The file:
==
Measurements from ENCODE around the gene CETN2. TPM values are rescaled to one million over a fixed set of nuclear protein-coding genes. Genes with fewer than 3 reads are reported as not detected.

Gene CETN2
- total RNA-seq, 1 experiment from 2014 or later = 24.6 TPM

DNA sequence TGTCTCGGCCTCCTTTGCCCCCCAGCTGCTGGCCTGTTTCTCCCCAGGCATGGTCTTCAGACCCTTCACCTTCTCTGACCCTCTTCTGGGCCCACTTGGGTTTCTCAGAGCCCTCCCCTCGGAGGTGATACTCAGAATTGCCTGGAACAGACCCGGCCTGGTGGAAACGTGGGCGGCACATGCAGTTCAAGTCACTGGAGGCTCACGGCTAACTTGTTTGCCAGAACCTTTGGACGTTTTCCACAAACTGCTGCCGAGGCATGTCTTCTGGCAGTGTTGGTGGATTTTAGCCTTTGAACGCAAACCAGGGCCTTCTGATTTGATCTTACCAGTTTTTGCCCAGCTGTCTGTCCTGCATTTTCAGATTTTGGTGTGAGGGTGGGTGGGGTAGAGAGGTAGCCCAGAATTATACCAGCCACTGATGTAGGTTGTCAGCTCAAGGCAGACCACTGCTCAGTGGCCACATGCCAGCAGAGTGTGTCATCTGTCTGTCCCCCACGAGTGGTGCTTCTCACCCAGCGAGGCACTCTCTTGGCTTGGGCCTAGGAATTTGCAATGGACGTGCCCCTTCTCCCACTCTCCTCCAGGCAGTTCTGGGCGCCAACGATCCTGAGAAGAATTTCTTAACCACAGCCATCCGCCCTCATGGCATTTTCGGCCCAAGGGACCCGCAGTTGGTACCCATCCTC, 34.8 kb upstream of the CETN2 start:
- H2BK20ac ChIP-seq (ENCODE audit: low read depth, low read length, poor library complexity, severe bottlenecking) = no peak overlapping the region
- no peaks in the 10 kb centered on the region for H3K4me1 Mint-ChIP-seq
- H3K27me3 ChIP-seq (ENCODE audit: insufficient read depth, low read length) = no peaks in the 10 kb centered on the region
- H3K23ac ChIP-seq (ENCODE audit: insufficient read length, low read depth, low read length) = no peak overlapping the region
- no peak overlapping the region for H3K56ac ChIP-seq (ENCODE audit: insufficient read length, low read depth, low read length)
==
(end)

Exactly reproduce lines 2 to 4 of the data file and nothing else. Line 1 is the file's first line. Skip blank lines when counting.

Gene CETN2
- total RNA-seq, 1 experiment from 2014 or later = 24.6 TPM

DNA sequence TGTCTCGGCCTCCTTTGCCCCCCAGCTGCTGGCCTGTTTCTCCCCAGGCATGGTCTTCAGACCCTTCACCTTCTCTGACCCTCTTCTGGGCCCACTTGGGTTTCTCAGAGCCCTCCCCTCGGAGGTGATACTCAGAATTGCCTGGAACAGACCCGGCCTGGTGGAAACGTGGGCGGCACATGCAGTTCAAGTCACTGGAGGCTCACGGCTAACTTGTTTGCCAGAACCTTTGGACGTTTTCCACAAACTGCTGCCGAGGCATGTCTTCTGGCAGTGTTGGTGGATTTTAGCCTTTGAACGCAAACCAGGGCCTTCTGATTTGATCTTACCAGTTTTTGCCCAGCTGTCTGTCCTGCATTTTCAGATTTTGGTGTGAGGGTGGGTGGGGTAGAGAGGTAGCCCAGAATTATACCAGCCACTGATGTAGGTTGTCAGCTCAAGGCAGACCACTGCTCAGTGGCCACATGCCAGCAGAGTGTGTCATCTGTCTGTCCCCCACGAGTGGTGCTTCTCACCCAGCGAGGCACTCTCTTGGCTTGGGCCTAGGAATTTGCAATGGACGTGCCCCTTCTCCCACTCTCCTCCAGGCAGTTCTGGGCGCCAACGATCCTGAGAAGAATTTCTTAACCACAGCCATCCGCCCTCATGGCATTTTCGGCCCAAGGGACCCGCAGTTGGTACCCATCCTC, 34.8 kb upstream of the CETN2 start: